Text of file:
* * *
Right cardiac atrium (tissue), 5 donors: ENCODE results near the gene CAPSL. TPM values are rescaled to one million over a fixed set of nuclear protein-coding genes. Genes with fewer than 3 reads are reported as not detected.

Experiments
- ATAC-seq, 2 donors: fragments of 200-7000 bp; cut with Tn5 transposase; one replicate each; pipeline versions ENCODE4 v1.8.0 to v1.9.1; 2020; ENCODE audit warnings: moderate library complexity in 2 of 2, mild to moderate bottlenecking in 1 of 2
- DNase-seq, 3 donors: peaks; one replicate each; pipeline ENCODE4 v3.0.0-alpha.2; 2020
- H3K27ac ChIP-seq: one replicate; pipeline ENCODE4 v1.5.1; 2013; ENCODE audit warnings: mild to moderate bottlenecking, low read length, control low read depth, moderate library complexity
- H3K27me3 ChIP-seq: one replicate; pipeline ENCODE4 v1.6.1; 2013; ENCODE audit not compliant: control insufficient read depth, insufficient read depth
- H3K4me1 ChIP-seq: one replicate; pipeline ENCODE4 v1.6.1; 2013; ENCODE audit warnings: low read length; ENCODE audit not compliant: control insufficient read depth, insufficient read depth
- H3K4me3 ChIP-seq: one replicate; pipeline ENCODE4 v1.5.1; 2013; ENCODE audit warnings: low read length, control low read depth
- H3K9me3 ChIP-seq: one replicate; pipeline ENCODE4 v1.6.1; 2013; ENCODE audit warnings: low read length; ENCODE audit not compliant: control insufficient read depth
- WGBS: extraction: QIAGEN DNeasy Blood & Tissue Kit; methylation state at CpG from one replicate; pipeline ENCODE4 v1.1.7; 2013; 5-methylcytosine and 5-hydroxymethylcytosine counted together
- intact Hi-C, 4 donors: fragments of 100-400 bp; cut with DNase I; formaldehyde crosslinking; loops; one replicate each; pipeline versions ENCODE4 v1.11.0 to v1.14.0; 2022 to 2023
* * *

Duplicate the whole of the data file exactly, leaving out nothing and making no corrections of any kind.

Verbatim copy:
Right cardiac atrium (tissue), 5 donors: ENCODE results near the gene CAPSL. TPM values are rescaled to one million over a fixed set of nuclear protein-coding genes. Genes with fewer than 3 reads are reported as not detected.

Experiments
- ATAC-seq, 2 donors: fragments of 200-7000 bp; cut with Tn5 transposase; one replicate each; pipeline versions ENCODE4 v1.8.0 to v1.9.1; 2020; ENCODE audit warnings: moderate library complexity in 2 of 2, mild to moderate bottlenecking in 1 of 2
- DNase-seq, 3 donors: peaks; one replicate each; pipeline ENCODE4 v3.0.0-alpha.2; 2020
- H3K27ac ChIP-seq: one replicate; pipeline ENCODE4 v1.5.1; 2013; ENCODE audit warnings: mild to moderate bottlenecking, low read length, control low read depth, moderate library complexity
- H3K27me3 ChIP-seq: one replicate; pipeline ENCODE4 v1.6.1; 2013; ENCODE audit not compliant: control insufficient read depth, insufficient read depth
- H3K4me1 ChIP-seq: one replicate; pipeline ENCODE4 v1.6.1; 2013; ENCODE audit warnings: low read length; ENCODE audit not compliant: control insufficient read depth, insufficient read depth
- H3K4me3 ChIP-seq: one replicate; pipeline ENCODE4 v1.5.1; 2013; ENCODE audit warnings: low read length, control low read depth
- H3K9me3 ChIP-seq: one replicate; pipeline ENCODE4 v1.6.1; 2013; ENCODE audit warnings: low read length; ENCODE audit not compliant: control insufficient read depth
- WGBS: extraction: QIAGEN DNeasy Blood & Tissue Kit; methylation state at CpG from one replicate; pipeline ENCODE4 v1.1.7; 2013; 5-methylcytosine and 5-hydroxymethylcytosine counted together
- intact Hi-C, 4 donors: fragments of 100-400 bp; cut with DNase I; formaldehyde crosslinking; loops; one replicate each; pipeline versions ENCODE4 v1.11.0 to v1.14.0; 2022 to 2023